The success of creating a movement early, often on a limited budget, by focusing on building exponential and large-scale growth and trust, is what separates successful startups from those we never hear about. As they mature and achieve a certain degree of popularity and vitality, they attract a sizable customer base, their reputation soars, and their brand grows “naturally.” And yet somehow, it’s during this successful stage that startups get distracted with growing pains. They increasingly focus on numerous other stakeholders, often those to whom they owe a legal duty such as their investors. During this stage, startups also get dazzled by the various exit opportunities on the table. It is at this dazzled stage that startups attribute their success to their own brilliance, discounting the important role their customers’ trust has played in their success and growth.
At some point closer to the acquisition, when life is filled with high expectations and professional advice, a startup either realizes that it owes no duty to its customers (at least legally speaking) or forgets about them altogether. This, of course, results in a disappointment usually played out publicly via social media. In the case of Twice, the disappointment was “a real bummer.”
As painful as this disappointment was to follow on social media, one can’t help but wonder whether it is an appropriate treatment of the customers who made Twice what it has become. The acquisition and closing may have been a perfectly legal way to handle Twice’s exit and give the founders a way to monetize their creation, but is it an ethical one? These customers took a risk on a no-name startup in its early days and trusted Twice enough to join their movement. Is letting these customers down an acceptable way to end this relationship? Is a cordial “we couldn’t have done it without you” line enough to thank them for the risk they took, or the disappointment and logistical inconvenience they have experienced?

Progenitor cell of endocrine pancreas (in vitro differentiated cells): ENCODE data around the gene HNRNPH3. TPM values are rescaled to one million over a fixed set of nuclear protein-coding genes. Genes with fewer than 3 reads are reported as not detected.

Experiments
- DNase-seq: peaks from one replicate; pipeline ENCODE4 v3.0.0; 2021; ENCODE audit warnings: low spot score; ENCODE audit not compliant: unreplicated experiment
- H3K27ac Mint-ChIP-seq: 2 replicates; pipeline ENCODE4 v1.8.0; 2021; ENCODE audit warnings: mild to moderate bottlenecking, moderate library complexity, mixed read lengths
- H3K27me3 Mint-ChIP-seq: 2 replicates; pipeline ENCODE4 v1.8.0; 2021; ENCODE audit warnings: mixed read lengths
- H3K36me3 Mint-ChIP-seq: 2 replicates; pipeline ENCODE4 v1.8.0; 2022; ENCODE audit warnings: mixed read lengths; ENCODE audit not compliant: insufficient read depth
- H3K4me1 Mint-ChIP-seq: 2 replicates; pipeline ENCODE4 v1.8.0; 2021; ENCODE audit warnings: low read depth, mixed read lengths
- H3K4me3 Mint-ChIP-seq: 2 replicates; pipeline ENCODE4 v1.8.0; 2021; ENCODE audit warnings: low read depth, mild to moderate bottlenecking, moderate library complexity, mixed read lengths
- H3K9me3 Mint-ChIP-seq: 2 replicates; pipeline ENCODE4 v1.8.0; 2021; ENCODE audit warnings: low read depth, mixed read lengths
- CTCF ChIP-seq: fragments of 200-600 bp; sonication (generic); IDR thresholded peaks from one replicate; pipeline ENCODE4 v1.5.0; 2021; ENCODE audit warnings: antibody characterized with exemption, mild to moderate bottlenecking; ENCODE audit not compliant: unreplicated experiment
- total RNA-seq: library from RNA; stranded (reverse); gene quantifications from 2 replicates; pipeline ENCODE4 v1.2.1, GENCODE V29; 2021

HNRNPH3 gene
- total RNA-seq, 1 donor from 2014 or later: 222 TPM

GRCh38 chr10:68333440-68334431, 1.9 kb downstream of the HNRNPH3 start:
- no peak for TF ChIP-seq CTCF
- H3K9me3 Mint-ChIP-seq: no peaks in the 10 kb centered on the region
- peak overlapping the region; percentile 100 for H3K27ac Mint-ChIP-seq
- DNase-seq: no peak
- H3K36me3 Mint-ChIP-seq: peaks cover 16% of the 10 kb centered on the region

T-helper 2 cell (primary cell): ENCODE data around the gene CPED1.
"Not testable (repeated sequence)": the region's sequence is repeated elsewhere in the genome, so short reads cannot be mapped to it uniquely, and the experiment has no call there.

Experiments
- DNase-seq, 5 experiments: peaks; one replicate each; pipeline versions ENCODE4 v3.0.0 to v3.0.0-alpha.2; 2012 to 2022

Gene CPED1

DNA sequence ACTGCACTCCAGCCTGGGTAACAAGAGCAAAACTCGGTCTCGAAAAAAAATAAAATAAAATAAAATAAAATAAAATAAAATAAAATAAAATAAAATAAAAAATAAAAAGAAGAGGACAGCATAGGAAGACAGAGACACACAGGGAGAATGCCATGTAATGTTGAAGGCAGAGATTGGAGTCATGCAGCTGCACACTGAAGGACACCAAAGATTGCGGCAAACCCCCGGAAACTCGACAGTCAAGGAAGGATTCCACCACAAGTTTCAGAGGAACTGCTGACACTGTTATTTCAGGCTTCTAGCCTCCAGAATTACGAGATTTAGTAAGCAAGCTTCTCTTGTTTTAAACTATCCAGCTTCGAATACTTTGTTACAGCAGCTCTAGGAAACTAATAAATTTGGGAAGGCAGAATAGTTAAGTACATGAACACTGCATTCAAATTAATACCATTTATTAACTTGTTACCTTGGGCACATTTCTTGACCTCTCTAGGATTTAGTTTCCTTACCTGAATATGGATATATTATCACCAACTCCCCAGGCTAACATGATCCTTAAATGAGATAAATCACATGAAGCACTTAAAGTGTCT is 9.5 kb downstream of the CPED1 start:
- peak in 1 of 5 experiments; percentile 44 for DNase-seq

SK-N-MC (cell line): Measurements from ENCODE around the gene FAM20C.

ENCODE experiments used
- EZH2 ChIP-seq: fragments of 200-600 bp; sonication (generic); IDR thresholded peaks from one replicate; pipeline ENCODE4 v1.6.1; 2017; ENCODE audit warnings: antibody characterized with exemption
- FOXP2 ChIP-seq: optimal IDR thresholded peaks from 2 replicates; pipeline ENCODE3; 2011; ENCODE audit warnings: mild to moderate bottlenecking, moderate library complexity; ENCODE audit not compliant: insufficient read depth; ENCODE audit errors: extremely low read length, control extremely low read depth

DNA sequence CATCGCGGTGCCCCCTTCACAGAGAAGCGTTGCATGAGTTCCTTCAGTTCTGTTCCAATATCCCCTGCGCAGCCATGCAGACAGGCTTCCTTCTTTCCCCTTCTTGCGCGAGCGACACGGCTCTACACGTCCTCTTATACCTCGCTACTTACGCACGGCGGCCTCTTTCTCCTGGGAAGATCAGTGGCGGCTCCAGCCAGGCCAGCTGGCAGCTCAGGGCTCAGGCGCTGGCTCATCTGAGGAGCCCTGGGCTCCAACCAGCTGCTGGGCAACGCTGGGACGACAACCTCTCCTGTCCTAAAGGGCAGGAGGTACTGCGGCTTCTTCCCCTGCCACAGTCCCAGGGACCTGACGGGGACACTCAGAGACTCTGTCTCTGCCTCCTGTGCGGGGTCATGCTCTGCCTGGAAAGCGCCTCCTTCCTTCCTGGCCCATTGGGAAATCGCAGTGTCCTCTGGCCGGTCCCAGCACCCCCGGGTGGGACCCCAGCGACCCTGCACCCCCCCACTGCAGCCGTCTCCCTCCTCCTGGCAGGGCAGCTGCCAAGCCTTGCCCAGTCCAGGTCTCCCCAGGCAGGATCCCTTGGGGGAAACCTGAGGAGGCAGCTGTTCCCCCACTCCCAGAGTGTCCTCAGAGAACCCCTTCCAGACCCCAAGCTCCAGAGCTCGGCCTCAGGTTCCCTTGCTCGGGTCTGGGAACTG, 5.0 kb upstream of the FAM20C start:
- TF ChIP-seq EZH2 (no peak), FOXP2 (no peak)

It will take a few more high profile exit disappointments for customers to catch on and start demanding more from companies, including startups. Even when they eventually catch on, there is a possibility that customers may never be organized enough to take action. However, even though customers may not show it, these disappointments by current startups are making it more difficult for future startups to build their own movements and change the landscape of commerce.
In order to sustain customers’ trust and ensure future success, startups should integrate social responsibility into their exit strategies from day one. As soon as a startup begins their conversation with customers, a thoughtful, responsible exit strategy should be in mind. Customers, with their evolving values and needs, increasingly demand and expect such social responsibility during exits. We can only disappoint them so many times.
Moreover, building in a socially responsible exit from day one will create an ecosystem of trust that will make it easier for future startups to create movements and change the landscape of commerce. No, a socially responsible exit is not mandated by law; it is simply the right thing to do. After all, laws are often a floor, not a ceiling, of proper human conduct. And we should stop pretending that doing the minimum during an exit suffices.
Originally published by VentureBeat.